A German study has shown that 1–2% of the population meet all the diagnostic criteria of BDD, with a larger percentage showing milder symptoms of the disorder (Psychological Medicine, vol 36, p 877). Chronically low self-esteem is characteristic of those with BDD, because the one's assessment of one's value is so closely linked with one's perception of one's appearance.
BDD is diagnosed equally in men and women, and causes chronic social anxiety for its sufferers.
Phillips & Menard (2006) found the completed-suicide rate in patients with BDD to be 45 times higher than that of the general United States population. This rate is more than double that of those with clinical depression and three times as high as that of those with bipolar disorder. Suicidal ideation is also found in around 80% of people with BDD. There has also been a suggested link between undiagnosed BDD and a higher than average suicide rate among people who have undergone cosmetic surgery.


In 1886, BDD was first documented by the researcher Morselli, who called the condition simply "Dysmorphophobia". BDD was first truly recognized by the American Psychiatric Association in 1987, and in 1997, BDD was first recorded and formally recognized as a disorder in the DSM.
In his practice, Freud eventually had a patient who would today be diagnosed with the disorder: Russian aristocrat Sergei Pankejeff, nicknamed "The Wolf Man" by Freud himself in order to protect Pankejeff's identity, had a preoccupation with his nose to an extent that greatly limited his functioning.


According to the DSM IV, to be diagnosed with BDD, a person must fulfill the following criteria:
"Preoccupation with an imagined defect in appearance. If a slight physical anomaly is present,
the person's concern is markedly excessive."
"The preoccupation causes clinically significant distress or impairment in social, occupational, or other important areas of functioning."
"The preoccupation is not better accounted for by another mental disorder (e.g., dissatisfaction with body shape and size in Anorexia Nervosa)."
In most cases, BDD is under-diagnosed. In a study of 17 patients with BDD, BDD was noted in only five patient charts, and none of the patients received an official diagnosis of BDD despite the fact that it was present. BDD is often under-diagnosed because the disorder was only recently included in DSM IV, therefore clinician knowledge of the disorder, particularly among general practitioners, is not widespread. Also, BDD is often associated with shame and secrecy, therefore patients often fail to reveal their appearance concerns for fear of appearing vain or superficial.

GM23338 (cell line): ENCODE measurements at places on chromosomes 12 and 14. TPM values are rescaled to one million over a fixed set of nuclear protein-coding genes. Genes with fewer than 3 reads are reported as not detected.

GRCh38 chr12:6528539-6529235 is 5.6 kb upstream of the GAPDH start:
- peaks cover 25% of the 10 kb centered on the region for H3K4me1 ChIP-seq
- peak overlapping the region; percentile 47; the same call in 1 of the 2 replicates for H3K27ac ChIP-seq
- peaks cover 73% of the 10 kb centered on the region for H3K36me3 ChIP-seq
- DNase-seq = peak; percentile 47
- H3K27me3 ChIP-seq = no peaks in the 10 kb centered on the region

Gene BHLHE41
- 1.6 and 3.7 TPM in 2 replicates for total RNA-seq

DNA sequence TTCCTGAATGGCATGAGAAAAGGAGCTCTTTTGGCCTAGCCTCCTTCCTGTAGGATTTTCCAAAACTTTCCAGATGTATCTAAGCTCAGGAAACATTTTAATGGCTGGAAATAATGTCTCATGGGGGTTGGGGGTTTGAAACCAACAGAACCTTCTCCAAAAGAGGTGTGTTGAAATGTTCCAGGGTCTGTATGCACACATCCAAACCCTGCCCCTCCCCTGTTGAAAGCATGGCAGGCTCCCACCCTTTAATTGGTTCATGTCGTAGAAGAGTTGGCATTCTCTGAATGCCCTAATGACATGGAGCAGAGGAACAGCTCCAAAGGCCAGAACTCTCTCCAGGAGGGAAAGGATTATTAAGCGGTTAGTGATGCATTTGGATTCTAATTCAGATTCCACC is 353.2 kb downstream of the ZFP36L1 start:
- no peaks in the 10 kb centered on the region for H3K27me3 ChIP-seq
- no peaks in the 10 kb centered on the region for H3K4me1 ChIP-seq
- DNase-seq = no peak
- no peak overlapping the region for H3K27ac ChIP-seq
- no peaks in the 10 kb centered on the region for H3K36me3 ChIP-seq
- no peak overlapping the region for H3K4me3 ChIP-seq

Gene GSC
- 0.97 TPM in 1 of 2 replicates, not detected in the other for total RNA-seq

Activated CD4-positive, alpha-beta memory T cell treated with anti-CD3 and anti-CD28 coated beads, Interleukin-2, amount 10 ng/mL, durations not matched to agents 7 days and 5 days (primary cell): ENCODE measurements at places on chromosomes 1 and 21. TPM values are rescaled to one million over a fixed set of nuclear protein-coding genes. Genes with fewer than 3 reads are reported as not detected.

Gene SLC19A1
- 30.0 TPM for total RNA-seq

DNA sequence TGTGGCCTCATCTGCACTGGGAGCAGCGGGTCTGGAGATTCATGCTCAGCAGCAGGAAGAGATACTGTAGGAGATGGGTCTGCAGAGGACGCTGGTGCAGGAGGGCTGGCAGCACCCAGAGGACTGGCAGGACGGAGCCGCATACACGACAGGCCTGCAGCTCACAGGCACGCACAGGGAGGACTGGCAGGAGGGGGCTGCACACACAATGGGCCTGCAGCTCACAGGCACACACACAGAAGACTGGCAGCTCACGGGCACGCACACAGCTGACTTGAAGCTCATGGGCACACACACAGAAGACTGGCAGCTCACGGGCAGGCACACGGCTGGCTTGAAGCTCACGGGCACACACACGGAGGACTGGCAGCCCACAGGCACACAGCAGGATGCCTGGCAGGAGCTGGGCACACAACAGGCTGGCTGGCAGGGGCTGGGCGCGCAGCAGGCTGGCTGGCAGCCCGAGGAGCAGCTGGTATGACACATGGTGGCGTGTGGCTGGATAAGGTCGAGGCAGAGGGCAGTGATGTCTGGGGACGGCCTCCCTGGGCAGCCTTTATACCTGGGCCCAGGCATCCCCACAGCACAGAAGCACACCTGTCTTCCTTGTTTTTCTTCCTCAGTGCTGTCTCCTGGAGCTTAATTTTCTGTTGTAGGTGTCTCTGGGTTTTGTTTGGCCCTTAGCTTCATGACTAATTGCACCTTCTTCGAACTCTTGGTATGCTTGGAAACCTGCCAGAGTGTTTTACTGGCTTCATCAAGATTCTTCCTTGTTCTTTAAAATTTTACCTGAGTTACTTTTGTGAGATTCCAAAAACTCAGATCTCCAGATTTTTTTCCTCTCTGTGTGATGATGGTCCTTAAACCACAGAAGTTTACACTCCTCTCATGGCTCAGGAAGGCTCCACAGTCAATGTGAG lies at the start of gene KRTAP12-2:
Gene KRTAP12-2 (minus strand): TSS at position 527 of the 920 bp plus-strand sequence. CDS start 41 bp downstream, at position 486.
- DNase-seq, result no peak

BDD is also often misdiagnosed because its symptoms can mimic that of major depressive disorder or social phobia. and so the root of the individual's problems remain unresolved. Many individuals with BDD also do not possess knowledge or insight into Body Dysmorphic Disorder and so regard their problem as one of a physical nature rather than psychiatric, therefore individuals may seek cosmetic treatment rather than mental health treatment.


Studies show that BDD is common in not only nonclinical settings, but clinical settings, as well. A study was done of 200 people with DSM-IV Body Dysmorphic Disorder. These people were of age 12 or older and were available to be interviewed in person. They were obtained from mental health professionals, advertisements, the subject's friends and relatives, and non-psychiatric physicians. Out of the subjects, 53 were receiving medication, 33 were receiving psychological psychotherapy, and 48 were receiving both medication and psychotherapy.
The severity of BDD was assessed using the Yale–Brown Obsessive Compulsive Scale modified for BDD, and symptoms were assessed using the Body Dysmorphic Disorder Examination. Both tests were designed specifically to assess BDD. Results showed that BDD occurs in 0.7–1.1% of community samples and 2–13% of nonclinical samples. 13% of psychiatric inpatients had BDD. Studies also found that some of the patients initially diagnosed with OCD had BDD, as well. 53 patients with OCD and 53 patients with BDD were compared in a study. Clinical features, comorbidity, family history, and demographic features were compared between the two groups. Nine of the 62 subjects (14.5%) of those with OCD also had BDD.


There is a high degree of comorbidity with other psychiatric disorders, often resulting in misdiagnoses by clinicians. Research suggests that around 76% of people with BDD will experience major depressive disorder at some point in their lives, significantly higher than the 10–20% expected in the general population. Around 37% of people with BDD will also experience social phobia and around 32% experience obsessive–compulsive disorder. The most common personality disorders found in individuals with BDD are avoidant personality disorder and dependent personality disorder which conforms to the introverted, shy and neurotic traits usually found in individuals with the disorder.